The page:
The real issue in schools isn’t trans youth: it’s chronic underfunding

In a concerning development, government officials in Alberta announced policies that will bar vulnerable young people from gender-affirming health care that is already extremely difficult to access, roll back safety measures in schools that have been in place for years to protect vulnerable students, and jeopardize access to health information in classrooms – raising alarm bells across the province and the country.   

“Drumming up fear and worries about the safety of children when it comes to sex-ed and the kind of health care that a minority of families need for the wellbeing of their kids is not going to make anyone safer or healthier. We have seen the results of these American-style tactics playing out over the last year south of the border, leading to book banning, anti-science stances on sexual health education, and the closing down of crucial community health resources and health care programs,.” says Frederique Chabot, Action Canada’s Executive Director.  

This is the latest example, following Saskatchewan and New Brunswick, where governments are reversing education and healthcare programs that experts and science have carefully developed over the years for the benefit of all students, including the most vulnerable ones. The decision to ignore established best practices to make sex-ed opt-in for parents, rather than opt-out, paired with the mandatory approval of any sex-ed materials, will divide school teams and put the safety of all children at risk. This is a calculated distraction from chronic underfunding that has led to overcrowded classrooms, deteriorating facilities, staff turnover and a lack of counselling supports.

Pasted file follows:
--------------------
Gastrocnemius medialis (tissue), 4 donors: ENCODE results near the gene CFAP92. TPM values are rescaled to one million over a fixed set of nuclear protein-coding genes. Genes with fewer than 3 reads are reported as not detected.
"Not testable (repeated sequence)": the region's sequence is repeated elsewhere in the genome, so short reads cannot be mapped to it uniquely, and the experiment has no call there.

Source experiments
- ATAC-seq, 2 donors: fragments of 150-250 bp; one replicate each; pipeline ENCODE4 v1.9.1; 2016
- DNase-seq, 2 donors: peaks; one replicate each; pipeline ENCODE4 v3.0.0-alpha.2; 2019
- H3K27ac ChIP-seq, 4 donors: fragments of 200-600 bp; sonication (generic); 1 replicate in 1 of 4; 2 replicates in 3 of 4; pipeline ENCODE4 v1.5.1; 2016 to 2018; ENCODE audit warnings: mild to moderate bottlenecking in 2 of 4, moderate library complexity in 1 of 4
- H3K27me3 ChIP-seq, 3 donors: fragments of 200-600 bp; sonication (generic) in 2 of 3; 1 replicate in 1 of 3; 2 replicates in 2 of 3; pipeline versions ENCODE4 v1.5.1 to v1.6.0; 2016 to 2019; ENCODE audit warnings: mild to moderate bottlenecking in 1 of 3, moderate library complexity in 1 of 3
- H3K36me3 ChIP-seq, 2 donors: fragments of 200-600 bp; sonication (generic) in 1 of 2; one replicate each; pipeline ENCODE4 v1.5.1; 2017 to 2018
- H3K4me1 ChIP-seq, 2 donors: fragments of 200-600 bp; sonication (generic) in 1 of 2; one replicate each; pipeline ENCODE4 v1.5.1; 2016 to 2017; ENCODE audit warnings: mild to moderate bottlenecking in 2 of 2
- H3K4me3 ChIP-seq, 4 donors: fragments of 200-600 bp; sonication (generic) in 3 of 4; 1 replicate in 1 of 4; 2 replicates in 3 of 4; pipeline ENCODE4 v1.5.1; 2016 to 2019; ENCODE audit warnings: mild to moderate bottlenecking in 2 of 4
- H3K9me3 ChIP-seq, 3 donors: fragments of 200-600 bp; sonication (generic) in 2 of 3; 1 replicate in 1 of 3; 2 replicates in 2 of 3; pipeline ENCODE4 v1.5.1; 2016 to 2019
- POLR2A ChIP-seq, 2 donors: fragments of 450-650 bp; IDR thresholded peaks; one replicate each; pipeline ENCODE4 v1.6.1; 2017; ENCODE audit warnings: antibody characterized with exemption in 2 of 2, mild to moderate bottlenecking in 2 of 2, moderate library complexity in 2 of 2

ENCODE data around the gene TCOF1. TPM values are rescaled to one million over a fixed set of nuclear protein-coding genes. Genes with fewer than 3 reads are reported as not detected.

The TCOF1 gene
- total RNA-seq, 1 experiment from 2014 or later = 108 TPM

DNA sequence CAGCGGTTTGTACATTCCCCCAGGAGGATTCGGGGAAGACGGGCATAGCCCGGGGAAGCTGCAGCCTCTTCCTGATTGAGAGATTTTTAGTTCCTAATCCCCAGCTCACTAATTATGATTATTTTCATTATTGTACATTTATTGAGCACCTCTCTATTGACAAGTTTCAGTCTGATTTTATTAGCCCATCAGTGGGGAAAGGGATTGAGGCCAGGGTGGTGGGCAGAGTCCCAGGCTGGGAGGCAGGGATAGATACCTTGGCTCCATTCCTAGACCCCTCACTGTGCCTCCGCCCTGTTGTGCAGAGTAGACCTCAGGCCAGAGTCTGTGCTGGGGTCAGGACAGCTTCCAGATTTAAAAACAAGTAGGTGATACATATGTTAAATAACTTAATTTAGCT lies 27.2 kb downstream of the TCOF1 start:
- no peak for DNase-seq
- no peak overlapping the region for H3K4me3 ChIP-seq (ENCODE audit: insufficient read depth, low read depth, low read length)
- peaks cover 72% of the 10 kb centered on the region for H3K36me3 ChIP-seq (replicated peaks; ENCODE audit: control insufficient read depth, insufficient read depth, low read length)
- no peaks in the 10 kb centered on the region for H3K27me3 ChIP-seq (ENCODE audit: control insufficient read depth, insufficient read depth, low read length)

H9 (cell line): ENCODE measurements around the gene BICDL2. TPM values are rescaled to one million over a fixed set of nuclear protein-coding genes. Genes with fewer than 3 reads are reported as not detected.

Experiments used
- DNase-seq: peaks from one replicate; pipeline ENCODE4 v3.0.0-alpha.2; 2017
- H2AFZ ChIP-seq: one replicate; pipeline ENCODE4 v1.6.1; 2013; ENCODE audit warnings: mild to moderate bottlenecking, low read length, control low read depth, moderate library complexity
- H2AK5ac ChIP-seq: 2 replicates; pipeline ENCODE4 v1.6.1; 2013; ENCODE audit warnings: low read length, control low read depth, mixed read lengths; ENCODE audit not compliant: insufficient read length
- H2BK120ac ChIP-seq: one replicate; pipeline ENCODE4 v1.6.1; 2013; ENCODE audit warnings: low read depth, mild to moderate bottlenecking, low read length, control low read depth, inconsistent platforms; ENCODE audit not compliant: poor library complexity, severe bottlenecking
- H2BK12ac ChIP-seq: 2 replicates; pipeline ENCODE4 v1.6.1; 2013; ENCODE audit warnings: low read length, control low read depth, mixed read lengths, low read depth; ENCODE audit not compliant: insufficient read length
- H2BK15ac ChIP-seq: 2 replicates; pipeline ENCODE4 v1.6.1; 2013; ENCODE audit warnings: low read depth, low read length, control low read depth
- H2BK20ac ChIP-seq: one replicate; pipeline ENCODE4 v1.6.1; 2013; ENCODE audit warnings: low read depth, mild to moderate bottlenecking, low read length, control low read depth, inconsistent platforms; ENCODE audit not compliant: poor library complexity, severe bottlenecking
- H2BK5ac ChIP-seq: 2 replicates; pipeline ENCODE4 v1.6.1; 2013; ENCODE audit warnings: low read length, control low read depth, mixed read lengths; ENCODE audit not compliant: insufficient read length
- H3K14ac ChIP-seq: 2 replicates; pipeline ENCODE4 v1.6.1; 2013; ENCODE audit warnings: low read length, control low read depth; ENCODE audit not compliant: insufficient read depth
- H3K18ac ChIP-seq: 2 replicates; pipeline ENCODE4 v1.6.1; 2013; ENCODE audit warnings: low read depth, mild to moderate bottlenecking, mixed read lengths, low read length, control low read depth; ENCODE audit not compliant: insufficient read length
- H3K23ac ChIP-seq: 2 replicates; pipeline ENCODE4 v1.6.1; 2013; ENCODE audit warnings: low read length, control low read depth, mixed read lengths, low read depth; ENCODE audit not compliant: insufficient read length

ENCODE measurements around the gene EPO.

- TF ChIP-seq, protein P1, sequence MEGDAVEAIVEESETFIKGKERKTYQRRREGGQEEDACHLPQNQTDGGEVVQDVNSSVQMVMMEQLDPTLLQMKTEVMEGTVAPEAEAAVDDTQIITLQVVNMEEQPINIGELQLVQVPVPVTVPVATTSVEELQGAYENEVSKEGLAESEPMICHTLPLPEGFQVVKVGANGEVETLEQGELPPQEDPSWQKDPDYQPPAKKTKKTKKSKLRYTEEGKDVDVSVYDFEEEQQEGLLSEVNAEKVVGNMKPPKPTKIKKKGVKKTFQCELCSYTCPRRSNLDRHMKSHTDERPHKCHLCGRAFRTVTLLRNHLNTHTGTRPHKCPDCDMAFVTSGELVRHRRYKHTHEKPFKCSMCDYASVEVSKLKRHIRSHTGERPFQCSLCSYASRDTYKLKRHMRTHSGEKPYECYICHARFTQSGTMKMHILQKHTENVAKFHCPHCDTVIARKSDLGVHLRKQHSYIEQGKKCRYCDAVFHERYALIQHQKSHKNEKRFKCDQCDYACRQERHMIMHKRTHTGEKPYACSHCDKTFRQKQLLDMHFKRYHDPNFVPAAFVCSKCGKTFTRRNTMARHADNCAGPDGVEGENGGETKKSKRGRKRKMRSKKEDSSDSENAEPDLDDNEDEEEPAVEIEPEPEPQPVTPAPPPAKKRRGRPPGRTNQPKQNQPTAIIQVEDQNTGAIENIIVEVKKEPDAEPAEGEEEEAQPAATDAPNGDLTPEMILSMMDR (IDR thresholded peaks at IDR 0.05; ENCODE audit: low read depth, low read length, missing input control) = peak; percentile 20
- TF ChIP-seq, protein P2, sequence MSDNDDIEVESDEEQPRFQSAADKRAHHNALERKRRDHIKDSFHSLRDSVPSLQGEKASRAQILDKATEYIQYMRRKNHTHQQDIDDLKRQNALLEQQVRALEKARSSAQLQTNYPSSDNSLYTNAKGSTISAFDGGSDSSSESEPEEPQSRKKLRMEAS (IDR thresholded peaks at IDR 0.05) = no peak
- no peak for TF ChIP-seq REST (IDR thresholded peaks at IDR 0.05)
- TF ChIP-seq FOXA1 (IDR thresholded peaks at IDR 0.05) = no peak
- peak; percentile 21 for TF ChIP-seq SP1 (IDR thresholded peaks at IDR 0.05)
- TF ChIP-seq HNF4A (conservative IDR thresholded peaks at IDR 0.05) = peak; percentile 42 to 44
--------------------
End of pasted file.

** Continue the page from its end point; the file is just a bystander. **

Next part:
Alberta’s public funding per student is the lowest in Canada. Schools are crumbling because they lack funding, not because trans youth exist. All over Canada, our governments should stop the distraction and take immediate action on what really makes a difference for families: addressing the cost-of-living crisis, housing costs, healthcare wait times, and the real issue in schools: underfunding,” says Chabot.  

Amidst these developments, it is crucial to refocus our attention on the broader implications of comprehensive sex education and its pivotal role in creating a safer, healthier future for all youth. Action Canada works with experts all over the country and the world to ensure youth have access the information needed to understand consent, healthy relationships and how to stay healthy. Comprehensive sex-ed is central to preventing the spread of sexually transmitted infections, unplanned pregnancies, and dating violence.  

Part of that education is also to create safer schools for all youth, including people of diverse gender and sexualities. Access to information and health care should not depend on political opinions but on what experts have established as best practices.  

When parents, youth, educators, doctors, nurses and everyone in our diverse communities come together, we can demand that our politicians focus on what will deliver better and safer lives for all.  

Posted on 2024-02-07
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